Previewing UEFA Women’s EURO 2022, UEFA Direct compares the high-profile event about to kick off in England with a final tournament that broke new ground itself 25 years ago.
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UEFA’s official magazine remembers how UEFA made important changes to the 1997 European Women’s Championship final tournament, increasing the number of participating teams to eight and introducing a group stage.
At a moment when ticket sales for Women’s EURO 2022 have just hit the record-breaking 500,000 mark, the article also recalls that the 1997 finals in Norway and Sweden were played in front of crowds averaging 2,382.
“At the time,” UEFA Direct comments, “anyone predicting that the 2022 edition would feature 16 teams, 31 matches and video assistant referees would have been accused of reading too much science fiction.”
“Similarly players would have rolled their eyes in disbelief at the suggestion that UEFA would be sharing €16 million among the participating teams.”
“Nor would they have believed,” the piece continues, “that €4.5 million would be set aside to compensate clubs for releasing players.”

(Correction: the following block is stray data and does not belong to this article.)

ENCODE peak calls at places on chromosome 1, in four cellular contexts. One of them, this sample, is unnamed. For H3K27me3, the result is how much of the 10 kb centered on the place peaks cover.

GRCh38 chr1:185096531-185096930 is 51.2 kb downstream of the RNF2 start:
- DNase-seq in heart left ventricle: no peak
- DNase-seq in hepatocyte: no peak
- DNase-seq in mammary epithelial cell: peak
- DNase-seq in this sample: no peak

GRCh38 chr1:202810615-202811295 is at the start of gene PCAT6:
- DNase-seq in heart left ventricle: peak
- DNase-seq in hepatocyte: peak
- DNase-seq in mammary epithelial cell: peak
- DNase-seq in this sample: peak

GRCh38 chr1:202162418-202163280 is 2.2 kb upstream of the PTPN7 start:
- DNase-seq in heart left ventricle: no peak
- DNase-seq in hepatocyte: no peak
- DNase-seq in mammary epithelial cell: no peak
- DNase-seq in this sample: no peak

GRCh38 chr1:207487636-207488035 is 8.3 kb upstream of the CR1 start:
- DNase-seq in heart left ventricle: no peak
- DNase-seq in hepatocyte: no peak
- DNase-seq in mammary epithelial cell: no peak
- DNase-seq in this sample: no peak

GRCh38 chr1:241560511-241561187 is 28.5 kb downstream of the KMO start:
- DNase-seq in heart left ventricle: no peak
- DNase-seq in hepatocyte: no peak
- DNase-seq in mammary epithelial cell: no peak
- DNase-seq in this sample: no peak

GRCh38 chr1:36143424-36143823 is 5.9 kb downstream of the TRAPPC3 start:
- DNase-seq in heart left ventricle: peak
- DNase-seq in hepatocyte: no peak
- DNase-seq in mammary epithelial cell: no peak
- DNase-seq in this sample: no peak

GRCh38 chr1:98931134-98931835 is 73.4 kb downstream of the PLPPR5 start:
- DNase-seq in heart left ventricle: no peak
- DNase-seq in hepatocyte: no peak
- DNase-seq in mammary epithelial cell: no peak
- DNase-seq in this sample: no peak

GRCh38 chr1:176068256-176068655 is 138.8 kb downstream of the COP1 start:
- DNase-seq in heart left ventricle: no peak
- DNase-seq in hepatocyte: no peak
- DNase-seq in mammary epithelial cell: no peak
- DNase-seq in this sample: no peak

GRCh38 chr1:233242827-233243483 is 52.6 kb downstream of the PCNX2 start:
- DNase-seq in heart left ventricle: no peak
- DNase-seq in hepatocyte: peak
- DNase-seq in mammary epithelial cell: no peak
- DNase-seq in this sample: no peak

“Hindsight puts things into perspective,” UEFA Direct concludes. “The silver anniversary of a milestone moment in the history of women’s football in Europe is an appropriate time to reflect on the unstoppable development of the women’s game.”
In its Women’s EURO preview, UEFA Direct covers the tournament from a variety of angles:
• The prospects of the 16 participating teams
• UEFA’s long-term vision for European women’s football
• How the Women’s EURO will aim to increase participation levels among women and girls and attract growing interest in the women’s game
• The impact of social campaigns and grassroots initiatives around the tournament
“By setting benchmarks for organising women’s sporting events,” the article concludes, “both The [English Football Association] and UEFA hope that EURO 2022 can leave a lasting legacy for society as well as the game.”